This week, many of the members of our lab attended the joint conference between the New Zealand Ecological Society and the Society for Ecological Restoration Australia. I’ve attended many ecological conferences, but I’ve never experienced such a strong theme of community involvement. Importantly, many of the talks I attended expressed the need not just to do public outreach (which can suggest leaning down from our ivory tower to educate the masses) but to involve the community in the science, decision making and evaluation of ecological research.
Many of the key note presentations had an underrunning theme of community involvement. Margaret Lowman told us of her long, successful career, and her experiences getting people of all ages and backgrounds into the tree tops to study canopy ecosystems. She also spoke about using inaturalist as a tool for documenting biodiversity and to encourage people to explore the flora and fauna of their local regions. Our local equivalent it NatureWatchNZ. Wendy Henwood showed us that iwi knowledge and experience is invaluable in the decision making process of restoration projects and talked about the success of iwi lead projects in New Zealand.
Alan Featherstone showed us that one person can have a huge impact on the landscape, even with little to no resources. He gave stunning examples of rewilding the Caledonian forest in Scotland in areas he termed “outdoor museums” (no life but full of dead and preserved natural history). It was inspiring to see the results of years worth of volunteer labour protecting and replanting the Scottish forests. Alan also drew connections between Scotland’s growing political independence and their desire to take back and rewild their natural spaces. I loved this observation because it demonstrates how important a connection with the land and an investment in land management is for a country and its people’s identity.
The importance of connections between people and landscapes were also very evident in the key note by Kevin Prime. Kevin gave many examples of important iwi cultural sites and showed how the local people’s connection with the land is integral to the process of restoring New Zealand’s natural environments.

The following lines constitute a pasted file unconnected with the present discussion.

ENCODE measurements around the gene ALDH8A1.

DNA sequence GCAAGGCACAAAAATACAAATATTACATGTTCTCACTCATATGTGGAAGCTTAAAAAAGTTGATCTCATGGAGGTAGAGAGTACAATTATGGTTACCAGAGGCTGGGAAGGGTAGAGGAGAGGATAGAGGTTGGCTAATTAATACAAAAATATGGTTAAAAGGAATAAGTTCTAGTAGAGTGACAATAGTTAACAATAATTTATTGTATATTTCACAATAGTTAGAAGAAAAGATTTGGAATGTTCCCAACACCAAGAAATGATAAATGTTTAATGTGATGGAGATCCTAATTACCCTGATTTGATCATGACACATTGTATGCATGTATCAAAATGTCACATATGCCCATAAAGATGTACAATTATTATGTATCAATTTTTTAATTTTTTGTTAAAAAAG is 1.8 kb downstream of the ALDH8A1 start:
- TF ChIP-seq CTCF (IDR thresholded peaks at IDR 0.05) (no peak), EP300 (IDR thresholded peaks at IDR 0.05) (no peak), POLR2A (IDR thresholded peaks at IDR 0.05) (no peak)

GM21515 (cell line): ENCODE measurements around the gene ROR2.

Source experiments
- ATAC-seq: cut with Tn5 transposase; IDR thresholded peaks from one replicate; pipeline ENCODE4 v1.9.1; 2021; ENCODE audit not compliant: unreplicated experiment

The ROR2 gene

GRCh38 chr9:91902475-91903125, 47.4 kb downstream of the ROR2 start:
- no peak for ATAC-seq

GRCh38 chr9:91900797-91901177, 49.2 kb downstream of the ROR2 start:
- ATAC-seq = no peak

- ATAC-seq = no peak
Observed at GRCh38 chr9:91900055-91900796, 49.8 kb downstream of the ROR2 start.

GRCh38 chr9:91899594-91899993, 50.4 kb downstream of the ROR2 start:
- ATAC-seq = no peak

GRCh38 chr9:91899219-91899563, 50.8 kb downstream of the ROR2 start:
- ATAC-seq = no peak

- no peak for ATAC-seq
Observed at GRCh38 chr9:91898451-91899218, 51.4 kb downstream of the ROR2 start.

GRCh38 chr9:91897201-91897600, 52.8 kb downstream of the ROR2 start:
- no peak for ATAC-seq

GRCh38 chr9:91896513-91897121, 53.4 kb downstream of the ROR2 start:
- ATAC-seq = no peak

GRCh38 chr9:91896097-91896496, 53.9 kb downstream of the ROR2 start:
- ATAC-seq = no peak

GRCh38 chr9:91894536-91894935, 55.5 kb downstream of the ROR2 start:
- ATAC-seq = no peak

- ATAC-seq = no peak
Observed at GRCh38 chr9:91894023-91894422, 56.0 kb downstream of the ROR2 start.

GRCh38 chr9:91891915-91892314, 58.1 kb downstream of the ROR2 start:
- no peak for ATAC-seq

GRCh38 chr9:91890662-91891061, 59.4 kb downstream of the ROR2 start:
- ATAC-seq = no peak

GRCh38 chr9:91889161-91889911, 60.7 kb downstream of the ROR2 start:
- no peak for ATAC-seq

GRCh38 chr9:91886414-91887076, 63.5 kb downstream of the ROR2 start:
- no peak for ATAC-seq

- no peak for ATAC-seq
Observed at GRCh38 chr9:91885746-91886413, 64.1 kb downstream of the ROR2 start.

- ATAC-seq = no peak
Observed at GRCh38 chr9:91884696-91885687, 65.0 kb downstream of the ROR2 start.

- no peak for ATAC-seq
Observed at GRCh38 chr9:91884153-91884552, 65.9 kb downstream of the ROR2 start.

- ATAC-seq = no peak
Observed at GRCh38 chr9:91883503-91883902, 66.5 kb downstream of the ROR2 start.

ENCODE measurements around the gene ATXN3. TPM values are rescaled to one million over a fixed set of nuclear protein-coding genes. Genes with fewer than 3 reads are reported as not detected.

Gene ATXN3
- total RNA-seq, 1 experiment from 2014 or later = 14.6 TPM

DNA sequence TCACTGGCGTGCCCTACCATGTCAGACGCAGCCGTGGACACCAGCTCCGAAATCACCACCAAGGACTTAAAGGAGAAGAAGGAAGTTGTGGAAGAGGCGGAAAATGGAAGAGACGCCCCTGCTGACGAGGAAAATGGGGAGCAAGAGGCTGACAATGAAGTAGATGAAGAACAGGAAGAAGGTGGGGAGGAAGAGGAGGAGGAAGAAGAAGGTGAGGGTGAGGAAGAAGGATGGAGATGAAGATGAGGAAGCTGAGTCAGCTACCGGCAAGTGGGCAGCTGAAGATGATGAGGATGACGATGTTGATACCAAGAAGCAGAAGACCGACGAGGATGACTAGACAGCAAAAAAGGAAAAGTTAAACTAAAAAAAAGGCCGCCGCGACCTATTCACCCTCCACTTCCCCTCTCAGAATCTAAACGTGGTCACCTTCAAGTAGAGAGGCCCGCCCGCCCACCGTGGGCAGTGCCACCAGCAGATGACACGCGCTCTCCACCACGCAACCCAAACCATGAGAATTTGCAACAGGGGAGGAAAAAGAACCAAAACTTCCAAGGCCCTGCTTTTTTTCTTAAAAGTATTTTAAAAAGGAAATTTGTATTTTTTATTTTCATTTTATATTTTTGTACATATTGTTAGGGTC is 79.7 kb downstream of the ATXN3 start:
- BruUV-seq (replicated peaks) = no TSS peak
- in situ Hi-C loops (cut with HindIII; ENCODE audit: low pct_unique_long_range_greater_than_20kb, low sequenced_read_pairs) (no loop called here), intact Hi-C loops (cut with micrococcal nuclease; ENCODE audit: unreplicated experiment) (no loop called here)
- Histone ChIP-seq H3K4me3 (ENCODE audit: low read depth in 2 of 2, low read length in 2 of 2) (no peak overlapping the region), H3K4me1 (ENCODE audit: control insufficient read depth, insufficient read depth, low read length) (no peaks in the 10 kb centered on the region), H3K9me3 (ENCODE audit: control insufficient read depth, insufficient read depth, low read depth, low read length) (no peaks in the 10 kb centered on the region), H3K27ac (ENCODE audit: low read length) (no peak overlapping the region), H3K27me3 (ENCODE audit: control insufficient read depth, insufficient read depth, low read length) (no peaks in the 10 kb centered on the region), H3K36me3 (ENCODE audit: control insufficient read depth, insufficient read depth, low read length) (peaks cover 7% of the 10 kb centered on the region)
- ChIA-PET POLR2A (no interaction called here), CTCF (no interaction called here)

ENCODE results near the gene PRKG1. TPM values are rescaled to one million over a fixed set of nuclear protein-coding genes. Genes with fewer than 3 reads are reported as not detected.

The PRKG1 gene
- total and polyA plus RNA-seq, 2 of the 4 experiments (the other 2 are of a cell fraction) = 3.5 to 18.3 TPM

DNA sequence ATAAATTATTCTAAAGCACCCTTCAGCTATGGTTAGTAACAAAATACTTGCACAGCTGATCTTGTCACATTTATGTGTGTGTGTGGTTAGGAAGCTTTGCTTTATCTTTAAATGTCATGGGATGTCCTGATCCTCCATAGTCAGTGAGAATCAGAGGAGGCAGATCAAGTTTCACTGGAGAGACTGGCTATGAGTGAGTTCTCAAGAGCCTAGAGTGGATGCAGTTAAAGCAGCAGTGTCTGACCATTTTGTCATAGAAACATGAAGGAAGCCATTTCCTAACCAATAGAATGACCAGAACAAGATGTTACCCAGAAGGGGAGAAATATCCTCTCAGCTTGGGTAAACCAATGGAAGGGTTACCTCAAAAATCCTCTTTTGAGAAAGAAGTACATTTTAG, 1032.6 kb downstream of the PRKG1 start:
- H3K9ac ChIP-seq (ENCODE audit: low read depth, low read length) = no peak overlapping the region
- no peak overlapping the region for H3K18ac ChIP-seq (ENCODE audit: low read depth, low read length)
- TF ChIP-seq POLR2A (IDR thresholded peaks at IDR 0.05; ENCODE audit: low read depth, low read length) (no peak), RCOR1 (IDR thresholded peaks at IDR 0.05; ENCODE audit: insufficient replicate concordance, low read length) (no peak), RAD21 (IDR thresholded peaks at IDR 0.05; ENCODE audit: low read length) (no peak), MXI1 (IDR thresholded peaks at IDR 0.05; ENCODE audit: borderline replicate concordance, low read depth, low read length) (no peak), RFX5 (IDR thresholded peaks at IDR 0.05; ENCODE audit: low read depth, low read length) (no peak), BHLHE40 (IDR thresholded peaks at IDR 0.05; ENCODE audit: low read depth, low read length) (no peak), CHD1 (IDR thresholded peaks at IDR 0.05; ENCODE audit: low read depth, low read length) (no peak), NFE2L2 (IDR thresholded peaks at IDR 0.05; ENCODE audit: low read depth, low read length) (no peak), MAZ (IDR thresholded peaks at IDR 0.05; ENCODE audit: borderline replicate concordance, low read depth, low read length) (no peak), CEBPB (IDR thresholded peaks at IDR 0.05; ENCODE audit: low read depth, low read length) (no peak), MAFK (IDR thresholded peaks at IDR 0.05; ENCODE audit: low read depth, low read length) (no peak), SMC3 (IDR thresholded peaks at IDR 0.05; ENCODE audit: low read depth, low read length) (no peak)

Kingsley Dixon noted that without community involvement in ecological restoration, projects have little hope for success. He gave a depressing example of an innovative restoration project that was planned for a coastal area in Perth (my local beach in fact!) that was vetoed because the public didn’t want to lose the grassed areas for ugly native dune vegetation. This story really resonated with me and has renewed my ambition to get out and make connections with my local community.
These speakers all showed how important it is for people in the community to feel connected with their surroundings. I think that people around the world are feeling disenfranchised with political systems, left out of the decision making process and helpless to prevent the broad scale ecological disasters that are occurring globally. This helplessness can lead to resignation and reduce the initiative to maintain sustainable lifestyles. But being involved in ecological projects leads to empowerment by giving everyone the opportunity to contribute to conservation and to invest in their local ecosystems. This is enormously beneficial both to local communities and to the scientists who receive not only help in conducting the research, but a fresh perspective on tackling environmental problems. This is especially valuable when the indigenous peoples of an area are involved.
Some other highlights for me from this conference were a couple of innovative examples of increasing biodiversity in forgotten urban spaces. Margaret gave the great example of “sneaking in biodiversity” in the verges of new housing developments, and in sports grounds, cycle ways and golf courses. In the open science section Robyn Simcock used her impressive efforts in her garden as an example of how to increase the sustainability of private back gardens. I also really liked Bruce Hill’s presentation on using transport lanes as avenues of biodiversity. Areas such as road sides and corridors for telephone wires have traditionally had little ecological value, but his work in Sweden showed that these spaces can be utilised to support local pollinator communities. As urban space is always going to be at a premium, innovative ideas like this are essential for the maintenance of biodiversity in urban environments.
I also want to give a special mention to Josie who won a student award for her presentation on the consequences of feeding bread to birds and the fantastic key note by Jacqueline. The key note covered a broad range of topics including Jacqueline’s own ancestral connections with the land, the impacts of invasive wasps and the responses of native pollinators, and supporting the plight of women with children in science! The lab members also contributed to a moving waiata at the end of the presentation which I think was a marvellous close to the conference.
The conversations around community involvement at this conference are really important for opening science up to the public, and I think there needs to be much more of this in Ecology. Maybe in addition to our scientific conferences we should be holding frequent open days for our ecological research, to connect with the community and demonstrate how everyone can be involved in improving the health and sustainability of their local ecosystems.
Dr Lizzy Lowe is an urban ecologist and entomologist. She is currently working as an Endeavour Postdoctoral Fellow in the Ecology Ngātahi group.
For more on the conference, see #ERA2016conf on twitter.